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Lack of Disposal Site Delays EPA Lead-Contaminated Soil Removal in Kalihi

Ashley Mizuo/HPR
A worker fills potholes on Factory Street in Kalihi where lead contamination soil removal has been delayed. The filling of potholes is a short-term solution, according to the Environmental Protection Agency.

The long-awaited removal of soil with high lead levels on Factory Street in Kalihi won't start this month as planned. Instead the Environmental Protection Agency postponed the soil removal until next year because it is still seking a disposal site for the contaminated soil. 

In the meantime, the EPA is covering up potholes on the street as a short-term solution.

“EPA needs a little bit more time in order to find a location to dispose of project debris such as the asphalt and concrete as well as soil with lower levels of lead and for that reason we’re starting next year,” EPA Project Manager Amanda Pease said Wednesday.

“The risk right now at the site is really minimal for the public and by covering the soil we’re reducing even farther any contact with contaminated soil,” Pease said.

Lead is a health hazard, especially for children. The American Academy of Pediatrics warns that exposure to lead can cause serious damage to children's developing brains.

Authorities say a fishing supply store once located in the area that produced lead weights was the most likely source of the lead contamination.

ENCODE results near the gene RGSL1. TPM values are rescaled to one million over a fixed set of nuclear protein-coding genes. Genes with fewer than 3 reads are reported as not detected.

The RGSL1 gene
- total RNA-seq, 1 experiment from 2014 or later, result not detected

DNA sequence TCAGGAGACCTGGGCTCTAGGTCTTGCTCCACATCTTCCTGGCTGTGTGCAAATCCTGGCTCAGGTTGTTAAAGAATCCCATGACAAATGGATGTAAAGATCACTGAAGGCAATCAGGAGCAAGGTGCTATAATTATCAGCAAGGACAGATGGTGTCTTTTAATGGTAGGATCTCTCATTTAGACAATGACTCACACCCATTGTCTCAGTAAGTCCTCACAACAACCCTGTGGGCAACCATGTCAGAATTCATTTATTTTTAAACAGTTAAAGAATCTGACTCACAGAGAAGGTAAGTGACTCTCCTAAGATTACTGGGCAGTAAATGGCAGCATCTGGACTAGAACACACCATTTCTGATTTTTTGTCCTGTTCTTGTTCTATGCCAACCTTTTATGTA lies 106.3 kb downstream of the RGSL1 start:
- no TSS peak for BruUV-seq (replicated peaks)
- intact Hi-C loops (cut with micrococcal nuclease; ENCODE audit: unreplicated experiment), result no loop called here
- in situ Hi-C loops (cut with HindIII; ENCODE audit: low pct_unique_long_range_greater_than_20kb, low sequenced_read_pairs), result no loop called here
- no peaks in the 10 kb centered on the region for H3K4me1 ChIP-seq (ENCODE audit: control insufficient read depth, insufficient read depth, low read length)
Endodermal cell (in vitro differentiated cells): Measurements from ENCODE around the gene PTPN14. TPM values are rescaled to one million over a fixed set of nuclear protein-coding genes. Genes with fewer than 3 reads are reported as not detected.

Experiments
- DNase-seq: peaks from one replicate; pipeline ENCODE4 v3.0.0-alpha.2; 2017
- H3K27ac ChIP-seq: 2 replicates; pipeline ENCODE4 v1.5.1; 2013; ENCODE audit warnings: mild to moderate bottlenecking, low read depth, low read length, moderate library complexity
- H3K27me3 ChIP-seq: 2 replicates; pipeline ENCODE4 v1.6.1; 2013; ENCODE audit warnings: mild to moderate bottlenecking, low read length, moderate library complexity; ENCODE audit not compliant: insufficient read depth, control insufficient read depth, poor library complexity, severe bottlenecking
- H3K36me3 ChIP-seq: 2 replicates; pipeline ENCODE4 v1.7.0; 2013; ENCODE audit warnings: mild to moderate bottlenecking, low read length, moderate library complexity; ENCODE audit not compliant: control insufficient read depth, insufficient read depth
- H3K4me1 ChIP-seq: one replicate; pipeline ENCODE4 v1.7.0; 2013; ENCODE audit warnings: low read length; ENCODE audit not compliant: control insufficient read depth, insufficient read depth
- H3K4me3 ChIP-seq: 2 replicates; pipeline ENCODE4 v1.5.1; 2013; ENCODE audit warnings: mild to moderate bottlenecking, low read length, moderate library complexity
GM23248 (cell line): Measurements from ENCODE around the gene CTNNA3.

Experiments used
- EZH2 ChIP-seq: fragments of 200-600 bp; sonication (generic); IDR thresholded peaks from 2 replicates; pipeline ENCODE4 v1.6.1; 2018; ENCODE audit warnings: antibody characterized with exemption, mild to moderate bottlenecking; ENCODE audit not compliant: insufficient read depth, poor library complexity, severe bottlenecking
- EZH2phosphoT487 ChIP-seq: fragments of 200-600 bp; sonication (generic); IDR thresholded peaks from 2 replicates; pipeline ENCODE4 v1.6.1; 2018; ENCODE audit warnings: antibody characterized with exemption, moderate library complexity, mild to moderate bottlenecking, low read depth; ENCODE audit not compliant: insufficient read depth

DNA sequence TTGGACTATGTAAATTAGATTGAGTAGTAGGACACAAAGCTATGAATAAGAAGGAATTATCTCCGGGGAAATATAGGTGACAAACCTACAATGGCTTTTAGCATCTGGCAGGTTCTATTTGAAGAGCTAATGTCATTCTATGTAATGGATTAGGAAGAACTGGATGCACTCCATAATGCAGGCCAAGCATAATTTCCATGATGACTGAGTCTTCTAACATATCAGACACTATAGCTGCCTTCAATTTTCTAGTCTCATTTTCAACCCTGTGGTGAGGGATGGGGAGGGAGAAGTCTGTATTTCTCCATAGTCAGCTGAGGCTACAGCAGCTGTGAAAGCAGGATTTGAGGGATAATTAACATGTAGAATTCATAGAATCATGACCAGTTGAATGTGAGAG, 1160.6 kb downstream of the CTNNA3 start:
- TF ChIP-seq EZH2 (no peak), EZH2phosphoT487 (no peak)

The contamination on Factory Street was first discovered in 1993. The road was paved over to lower exposure to nearby residents. At the time, the Hawaii Department of Health and the EPA determined that there was no longer a risk to residents in the area.

In 2017, the Hawaii Department of Health Hazard Evaluation Emergency Response office discovered that the paving had deteriorated, exposing the lead soil.

In April 2019, after about a two-year delay, the EPA was notified. The health department attributed the delay to a difficulty in determining the owner of Factory Street, which officials say is ownerless and abandoned.

Pease said the EPA planned on starting the removal of the lead contaminated soil this month, but has not been able to find a disposal site for the project.

“About 10% of the soil is considered hazardous waste because of the high levels of lead and that’s going to be disposed of at a hazardous waste facility on the mainland; we’ve already finished arranging that,” she said. “The other 90% -- we’re still in communication with a number of locations, including locations on the mainland.”

An EPA spokesperson added the agency is also in communication with facilities on Oahu.

Pease estimated that the work on Factory Street would last about six to seven weeks.

During the removal process, Pease explained that the EPA will be taking a number of precautions to protect the residents in the area from exposure.

“That includes dust suppression, air monitoring to make sure our dust suppression is effective, we’ll be backfilling each day so that there won’t be soil that’s uncovered,” she said. “We’re not going to be stockpiling anything on the site.”

Ashley Mizuo
Born and raised on O’ahu, she’s a graduate of ‘Iolani School and has a BA in Journalism and Political Science from Loyola University Chicago and an MA in Public Affairs Reporting from the University of Illinois-Springfield.
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